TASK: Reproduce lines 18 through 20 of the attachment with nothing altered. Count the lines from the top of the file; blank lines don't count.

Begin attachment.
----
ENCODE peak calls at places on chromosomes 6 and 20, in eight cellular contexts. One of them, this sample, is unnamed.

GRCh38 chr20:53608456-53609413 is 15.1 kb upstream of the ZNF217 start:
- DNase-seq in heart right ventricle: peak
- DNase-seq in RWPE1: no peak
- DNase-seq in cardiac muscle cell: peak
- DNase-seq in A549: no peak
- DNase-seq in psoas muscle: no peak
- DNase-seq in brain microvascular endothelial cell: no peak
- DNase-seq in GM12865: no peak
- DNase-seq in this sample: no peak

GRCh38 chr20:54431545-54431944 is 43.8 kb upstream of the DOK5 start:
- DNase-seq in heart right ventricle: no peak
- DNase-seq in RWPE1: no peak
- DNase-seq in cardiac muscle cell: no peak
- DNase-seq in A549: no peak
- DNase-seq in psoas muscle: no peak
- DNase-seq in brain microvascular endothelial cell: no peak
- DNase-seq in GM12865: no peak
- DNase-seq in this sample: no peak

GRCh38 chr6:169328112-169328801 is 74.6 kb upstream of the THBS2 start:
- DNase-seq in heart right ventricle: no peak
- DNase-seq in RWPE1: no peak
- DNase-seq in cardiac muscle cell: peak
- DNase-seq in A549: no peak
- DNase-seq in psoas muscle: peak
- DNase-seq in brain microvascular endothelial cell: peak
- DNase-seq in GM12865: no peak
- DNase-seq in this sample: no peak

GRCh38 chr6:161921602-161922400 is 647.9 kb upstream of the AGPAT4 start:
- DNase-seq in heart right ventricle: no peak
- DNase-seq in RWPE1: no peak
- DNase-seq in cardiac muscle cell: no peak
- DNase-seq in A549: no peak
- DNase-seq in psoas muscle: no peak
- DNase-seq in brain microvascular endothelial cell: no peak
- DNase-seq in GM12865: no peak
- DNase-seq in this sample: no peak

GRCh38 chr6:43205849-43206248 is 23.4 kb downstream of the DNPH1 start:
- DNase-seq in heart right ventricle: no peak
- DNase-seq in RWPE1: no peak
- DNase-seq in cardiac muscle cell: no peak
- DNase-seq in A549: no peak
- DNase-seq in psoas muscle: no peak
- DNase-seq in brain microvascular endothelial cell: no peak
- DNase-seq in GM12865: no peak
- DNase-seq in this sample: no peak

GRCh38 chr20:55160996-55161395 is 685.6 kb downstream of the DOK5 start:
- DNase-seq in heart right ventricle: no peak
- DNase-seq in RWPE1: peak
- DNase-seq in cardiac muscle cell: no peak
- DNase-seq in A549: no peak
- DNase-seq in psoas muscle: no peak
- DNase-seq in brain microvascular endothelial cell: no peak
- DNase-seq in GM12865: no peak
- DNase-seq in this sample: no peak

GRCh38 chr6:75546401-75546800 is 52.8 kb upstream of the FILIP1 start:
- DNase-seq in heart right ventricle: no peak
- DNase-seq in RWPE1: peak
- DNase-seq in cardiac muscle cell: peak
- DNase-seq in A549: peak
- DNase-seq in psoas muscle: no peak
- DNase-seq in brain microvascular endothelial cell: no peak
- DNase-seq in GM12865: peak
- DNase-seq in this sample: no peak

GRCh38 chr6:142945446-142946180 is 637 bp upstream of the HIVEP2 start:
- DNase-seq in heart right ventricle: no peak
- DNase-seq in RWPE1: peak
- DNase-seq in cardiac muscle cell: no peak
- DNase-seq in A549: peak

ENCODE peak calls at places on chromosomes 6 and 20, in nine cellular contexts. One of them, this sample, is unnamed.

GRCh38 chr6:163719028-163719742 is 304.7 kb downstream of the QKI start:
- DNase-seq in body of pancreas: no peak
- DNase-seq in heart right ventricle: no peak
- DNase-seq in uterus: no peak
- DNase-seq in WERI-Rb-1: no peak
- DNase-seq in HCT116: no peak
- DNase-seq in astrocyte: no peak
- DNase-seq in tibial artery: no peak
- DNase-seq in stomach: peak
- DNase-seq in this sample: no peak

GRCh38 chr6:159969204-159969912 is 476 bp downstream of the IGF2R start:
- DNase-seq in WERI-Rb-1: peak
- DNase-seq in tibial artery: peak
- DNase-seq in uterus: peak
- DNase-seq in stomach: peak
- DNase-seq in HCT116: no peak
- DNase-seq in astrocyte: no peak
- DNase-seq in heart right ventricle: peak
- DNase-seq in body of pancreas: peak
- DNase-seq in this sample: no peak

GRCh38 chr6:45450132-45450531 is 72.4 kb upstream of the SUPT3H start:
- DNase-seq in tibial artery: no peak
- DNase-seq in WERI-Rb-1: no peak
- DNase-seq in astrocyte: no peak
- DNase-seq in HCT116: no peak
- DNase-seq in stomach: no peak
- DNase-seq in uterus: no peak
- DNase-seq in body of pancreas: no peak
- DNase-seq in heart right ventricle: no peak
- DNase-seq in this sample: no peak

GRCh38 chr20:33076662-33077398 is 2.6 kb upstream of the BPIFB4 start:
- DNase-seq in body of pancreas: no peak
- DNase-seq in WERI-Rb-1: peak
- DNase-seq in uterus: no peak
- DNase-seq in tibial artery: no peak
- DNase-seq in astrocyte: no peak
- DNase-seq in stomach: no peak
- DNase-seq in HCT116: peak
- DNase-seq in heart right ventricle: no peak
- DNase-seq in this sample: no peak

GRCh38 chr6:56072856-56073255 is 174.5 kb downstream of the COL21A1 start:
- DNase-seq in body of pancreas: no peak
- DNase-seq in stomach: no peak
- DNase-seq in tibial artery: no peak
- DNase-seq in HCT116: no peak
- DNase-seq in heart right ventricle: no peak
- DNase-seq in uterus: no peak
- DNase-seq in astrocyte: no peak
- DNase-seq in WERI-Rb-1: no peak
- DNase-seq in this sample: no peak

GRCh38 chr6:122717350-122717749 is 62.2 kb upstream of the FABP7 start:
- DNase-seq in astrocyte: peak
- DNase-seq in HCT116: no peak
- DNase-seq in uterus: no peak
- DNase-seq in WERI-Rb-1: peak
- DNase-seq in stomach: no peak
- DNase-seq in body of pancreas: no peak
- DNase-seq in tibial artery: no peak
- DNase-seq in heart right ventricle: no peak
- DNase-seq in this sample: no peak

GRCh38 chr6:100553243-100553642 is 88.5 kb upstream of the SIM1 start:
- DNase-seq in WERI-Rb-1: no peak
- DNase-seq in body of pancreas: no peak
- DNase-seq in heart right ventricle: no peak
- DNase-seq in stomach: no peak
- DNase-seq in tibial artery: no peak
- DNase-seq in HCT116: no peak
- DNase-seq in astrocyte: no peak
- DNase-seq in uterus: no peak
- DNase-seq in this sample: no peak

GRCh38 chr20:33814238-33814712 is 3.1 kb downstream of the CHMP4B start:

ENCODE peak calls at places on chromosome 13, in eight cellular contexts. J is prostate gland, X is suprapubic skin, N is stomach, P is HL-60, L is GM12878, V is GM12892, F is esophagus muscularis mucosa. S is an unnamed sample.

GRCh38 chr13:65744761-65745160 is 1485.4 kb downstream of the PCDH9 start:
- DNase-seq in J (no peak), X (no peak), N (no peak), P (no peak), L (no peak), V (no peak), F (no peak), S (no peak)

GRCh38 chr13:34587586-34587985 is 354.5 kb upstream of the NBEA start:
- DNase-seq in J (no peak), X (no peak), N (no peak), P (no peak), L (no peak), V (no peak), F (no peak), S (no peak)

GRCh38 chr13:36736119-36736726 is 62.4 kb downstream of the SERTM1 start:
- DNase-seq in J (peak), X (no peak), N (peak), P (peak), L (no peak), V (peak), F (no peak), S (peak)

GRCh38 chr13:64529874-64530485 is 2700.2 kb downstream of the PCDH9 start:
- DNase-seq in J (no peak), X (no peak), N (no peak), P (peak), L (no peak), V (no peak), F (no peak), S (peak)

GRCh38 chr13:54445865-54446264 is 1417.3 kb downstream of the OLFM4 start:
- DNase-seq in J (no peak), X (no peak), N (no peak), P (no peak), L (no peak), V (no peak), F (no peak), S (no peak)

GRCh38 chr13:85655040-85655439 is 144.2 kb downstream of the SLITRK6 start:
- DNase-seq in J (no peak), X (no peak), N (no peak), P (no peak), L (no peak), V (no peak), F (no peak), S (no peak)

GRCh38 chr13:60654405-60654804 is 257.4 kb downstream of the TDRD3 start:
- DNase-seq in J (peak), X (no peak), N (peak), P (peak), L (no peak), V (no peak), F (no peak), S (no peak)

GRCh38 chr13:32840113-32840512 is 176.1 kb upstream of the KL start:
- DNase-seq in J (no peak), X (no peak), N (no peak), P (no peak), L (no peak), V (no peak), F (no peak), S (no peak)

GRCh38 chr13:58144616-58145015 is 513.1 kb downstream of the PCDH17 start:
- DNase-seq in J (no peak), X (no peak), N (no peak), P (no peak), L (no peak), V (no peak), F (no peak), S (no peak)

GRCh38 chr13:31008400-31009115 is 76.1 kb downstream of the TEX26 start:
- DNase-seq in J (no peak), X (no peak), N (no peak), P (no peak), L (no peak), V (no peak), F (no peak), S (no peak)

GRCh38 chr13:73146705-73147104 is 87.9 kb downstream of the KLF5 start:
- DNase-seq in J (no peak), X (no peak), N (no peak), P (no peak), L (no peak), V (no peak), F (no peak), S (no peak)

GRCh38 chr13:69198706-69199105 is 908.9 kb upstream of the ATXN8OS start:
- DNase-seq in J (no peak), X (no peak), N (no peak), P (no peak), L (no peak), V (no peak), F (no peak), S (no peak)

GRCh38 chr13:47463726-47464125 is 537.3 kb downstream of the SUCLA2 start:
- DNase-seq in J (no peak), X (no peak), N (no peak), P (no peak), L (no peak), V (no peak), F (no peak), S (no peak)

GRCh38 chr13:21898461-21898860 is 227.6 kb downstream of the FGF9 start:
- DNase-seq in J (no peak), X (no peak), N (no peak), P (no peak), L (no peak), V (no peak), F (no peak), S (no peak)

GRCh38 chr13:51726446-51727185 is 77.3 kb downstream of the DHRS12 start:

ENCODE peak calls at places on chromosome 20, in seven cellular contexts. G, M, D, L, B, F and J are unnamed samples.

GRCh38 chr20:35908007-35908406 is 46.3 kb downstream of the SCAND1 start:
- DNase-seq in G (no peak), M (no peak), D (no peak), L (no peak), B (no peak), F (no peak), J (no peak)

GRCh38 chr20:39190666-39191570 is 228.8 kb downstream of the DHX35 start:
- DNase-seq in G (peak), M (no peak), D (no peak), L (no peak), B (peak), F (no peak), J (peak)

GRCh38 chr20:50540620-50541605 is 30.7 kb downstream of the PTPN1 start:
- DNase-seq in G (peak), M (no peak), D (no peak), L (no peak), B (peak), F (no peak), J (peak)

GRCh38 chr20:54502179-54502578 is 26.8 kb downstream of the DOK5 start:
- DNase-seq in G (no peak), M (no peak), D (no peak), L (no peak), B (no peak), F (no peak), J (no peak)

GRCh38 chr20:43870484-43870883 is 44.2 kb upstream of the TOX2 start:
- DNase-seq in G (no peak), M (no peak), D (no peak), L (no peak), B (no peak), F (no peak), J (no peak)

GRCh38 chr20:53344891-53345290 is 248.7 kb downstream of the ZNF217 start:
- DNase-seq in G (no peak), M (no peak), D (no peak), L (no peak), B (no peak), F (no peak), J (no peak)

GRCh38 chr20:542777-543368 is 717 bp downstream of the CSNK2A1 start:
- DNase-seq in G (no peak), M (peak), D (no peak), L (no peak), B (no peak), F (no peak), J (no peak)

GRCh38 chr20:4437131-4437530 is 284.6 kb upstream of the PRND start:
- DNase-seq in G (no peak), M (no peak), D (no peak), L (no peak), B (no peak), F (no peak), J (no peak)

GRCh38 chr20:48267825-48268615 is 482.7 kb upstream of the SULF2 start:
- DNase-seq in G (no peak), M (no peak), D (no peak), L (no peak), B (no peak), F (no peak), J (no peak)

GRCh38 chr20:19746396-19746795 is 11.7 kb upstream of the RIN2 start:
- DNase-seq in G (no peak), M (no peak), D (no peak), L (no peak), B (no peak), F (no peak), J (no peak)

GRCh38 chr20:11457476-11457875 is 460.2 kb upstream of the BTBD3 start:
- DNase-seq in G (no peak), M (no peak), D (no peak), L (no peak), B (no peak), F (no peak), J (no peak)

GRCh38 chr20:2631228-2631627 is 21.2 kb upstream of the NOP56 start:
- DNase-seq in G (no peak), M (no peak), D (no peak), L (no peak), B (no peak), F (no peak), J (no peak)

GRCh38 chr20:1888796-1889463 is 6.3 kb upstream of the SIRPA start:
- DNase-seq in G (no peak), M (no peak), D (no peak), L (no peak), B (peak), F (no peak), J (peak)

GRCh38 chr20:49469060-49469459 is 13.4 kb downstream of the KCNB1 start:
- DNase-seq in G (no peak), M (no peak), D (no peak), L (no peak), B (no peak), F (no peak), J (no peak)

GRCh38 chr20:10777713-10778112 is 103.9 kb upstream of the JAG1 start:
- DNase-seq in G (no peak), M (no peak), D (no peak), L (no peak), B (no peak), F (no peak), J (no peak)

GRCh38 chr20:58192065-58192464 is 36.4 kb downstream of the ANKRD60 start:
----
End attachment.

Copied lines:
- DNase-seq in GM12865: no peak
- DNase-seq in this sample: no peak

GRCh38 chr6:169328112-169328801 is 74.6 kb upstream of the THBS2 start: